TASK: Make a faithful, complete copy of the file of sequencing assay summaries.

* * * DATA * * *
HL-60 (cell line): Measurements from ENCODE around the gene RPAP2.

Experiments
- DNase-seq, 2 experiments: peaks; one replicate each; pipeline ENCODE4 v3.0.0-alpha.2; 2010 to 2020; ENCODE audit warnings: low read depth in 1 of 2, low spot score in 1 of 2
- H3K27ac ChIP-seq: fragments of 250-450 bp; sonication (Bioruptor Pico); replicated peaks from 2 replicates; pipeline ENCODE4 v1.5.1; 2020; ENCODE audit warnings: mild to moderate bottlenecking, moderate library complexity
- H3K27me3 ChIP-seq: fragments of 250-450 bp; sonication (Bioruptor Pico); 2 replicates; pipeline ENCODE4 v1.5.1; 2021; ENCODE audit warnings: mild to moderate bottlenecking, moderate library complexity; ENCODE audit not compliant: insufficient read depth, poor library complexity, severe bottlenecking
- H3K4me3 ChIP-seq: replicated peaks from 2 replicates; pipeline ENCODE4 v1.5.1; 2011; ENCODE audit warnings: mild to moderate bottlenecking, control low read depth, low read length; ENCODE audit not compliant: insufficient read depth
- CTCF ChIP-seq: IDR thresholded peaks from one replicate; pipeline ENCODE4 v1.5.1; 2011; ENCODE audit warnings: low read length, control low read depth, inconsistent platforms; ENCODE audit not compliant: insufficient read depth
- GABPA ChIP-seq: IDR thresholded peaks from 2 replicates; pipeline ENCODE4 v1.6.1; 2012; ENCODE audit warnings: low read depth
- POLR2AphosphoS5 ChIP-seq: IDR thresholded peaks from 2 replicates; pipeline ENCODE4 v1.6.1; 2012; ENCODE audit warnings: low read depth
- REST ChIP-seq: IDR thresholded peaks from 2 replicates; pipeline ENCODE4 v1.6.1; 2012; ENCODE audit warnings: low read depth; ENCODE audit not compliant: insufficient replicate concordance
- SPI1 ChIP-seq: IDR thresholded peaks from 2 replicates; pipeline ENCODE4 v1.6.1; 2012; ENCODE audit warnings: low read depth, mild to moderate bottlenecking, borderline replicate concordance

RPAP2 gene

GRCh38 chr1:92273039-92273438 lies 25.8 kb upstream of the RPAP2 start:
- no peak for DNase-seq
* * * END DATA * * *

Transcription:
HL-60 (cell line): Measurements from ENCODE around the gene RPAP2.

Experiments
- DNase-seq, 2 experiments: peaks; one replicate each; pipeline ENCODE4 v3.0.0-alpha.2; 2010 to 2020; ENCODE audit warnings: low read depth in 1 of 2, low spot score in 1 of 2
- H3K27ac ChIP-seq: fragments of 250-450 bp; sonication (Bioruptor Pico); replicated peaks from 2 replicates; pipeline ENCODE4 v1.5.1; 2020; ENCODE audit warnings: mild to moderate bottlenecking, moderate library complexity
- H3K27me3 ChIP-seq: fragments of 250-450 bp; sonication (Bioruptor Pico); 2 replicates; pipeline ENCODE4 v1.5.1; 2021; ENCODE audit warnings: mild to moderate bottlenecking, moderate library complexity; ENCODE audit not compliant: insufficient read depth, poor library complexity, severe bottlenecking
- H3K4me3 ChIP-seq: replicated peaks from 2 replicates; pipeline ENCODE4 v1.5.1; 2011; ENCODE audit warnings: mild to moderate bottlenecking, control low read depth, low read length; ENCODE audit not compliant: insufficient read depth
- CTCF ChIP-seq: IDR thresholded peaks from one replicate; pipeline ENCODE4 v1.5.1; 2011; ENCODE audit warnings: low read length, control low read depth, inconsistent platforms; ENCODE audit not compliant: insufficient read depth
- GABPA ChIP-seq: IDR thresholded peaks from 2 replicates; pipeline ENCODE4 v1.6.1; 2012; ENCODE audit warnings: low read depth
- POLR2AphosphoS5 ChIP-seq: IDR thresholded peaks from 2 replicates; pipeline ENCODE4 v1.6.1; 2012; ENCODE audit warnings: low read depth
- REST ChIP-seq: IDR thresholded peaks from 2 replicates; pipeline ENCODE4 v1.6.1; 2012; ENCODE audit warnings: low read depth; ENCODE audit not compliant: insufficient replicate concordance
- SPI1 ChIP-seq: IDR thresholded peaks from 2 replicates; pipeline ENCODE4 v1.6.1; 2012; ENCODE audit warnings: low read depth, mild to moderate bottlenecking, borderline replicate concordance

RPAP2 gene

GRCh38 chr1:92273039-92273438 lies 25.8 kb upstream of the RPAP2 start:
- no peak for DNase-seq